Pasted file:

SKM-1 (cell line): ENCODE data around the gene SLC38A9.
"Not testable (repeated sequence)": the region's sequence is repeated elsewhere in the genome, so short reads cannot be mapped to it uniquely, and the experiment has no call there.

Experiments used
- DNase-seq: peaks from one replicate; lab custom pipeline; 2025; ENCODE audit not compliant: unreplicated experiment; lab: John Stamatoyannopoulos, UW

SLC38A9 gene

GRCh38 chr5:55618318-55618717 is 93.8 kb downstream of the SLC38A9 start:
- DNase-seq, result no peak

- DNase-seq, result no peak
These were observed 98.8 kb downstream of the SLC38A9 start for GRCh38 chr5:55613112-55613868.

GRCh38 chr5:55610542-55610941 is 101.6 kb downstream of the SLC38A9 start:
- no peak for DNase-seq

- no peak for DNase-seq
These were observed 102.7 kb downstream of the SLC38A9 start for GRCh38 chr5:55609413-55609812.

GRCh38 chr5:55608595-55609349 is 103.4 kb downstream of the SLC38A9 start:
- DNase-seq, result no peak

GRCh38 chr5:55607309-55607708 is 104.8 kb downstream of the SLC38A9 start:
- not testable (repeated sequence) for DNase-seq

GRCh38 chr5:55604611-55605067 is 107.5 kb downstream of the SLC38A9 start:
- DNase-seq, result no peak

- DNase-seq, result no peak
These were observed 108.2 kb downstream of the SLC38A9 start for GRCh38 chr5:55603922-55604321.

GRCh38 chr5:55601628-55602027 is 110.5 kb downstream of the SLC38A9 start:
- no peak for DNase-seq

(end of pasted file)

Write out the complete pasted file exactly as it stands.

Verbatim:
SKM-1 (cell line): ENCODE data around the gene SLC38A9.
"Not testable (repeated sequence)": the region's sequence is repeated elsewhere in the genome, so short reads cannot be mapped to it uniquely, and the experiment has no call there.

Experiments used
- DNase-seq: peaks from one replicate; lab custom pipeline; 2025; ENCODE audit not compliant: unreplicated experiment; lab: John Stamatoyannopoulos, UW

SLC38A9 gene

GRCh38 chr5:55618318-55618717 is 93.8 kb downstream of the SLC38A9 start:
- DNase-seq, result no peak

- DNase-seq, result no peak
These were observed 98.8 kb downstream of the SLC38A9 start for GRCh38 chr5:55613112-55613868.

GRCh38 chr5:55610542-55610941 is 101.6 kb downstream of the SLC38A9 start:
- no peak for DNase-seq

- no peak for DNase-seq
These were observed 102.7 kb downstream of the SLC38A9 start for GRCh38 chr5:55609413-55609812.

GRCh38 chr5:55608595-55609349 is 103.4 kb downstream of the SLC38A9 start:
- DNase-seq, result no peak

GRCh38 chr5:55607309-55607708 is 104.8 kb downstream of the SLC38A9 start:
- not testable (repeated sequence) for DNase-seq

GRCh38 chr5:55604611-55605067 is 107.5 kb downstream of the SLC38A9 start:
- DNase-seq, result no peak

- DNase-seq, result no peak
These were observed 108.2 kb downstream of the SLC38A9 start for GRCh38 chr5:55603922-55604321.

GRCh38 chr5:55601628-55602027 is 110.5 kb downstream of the SLC38A9 start:
- no peak for DNase-seq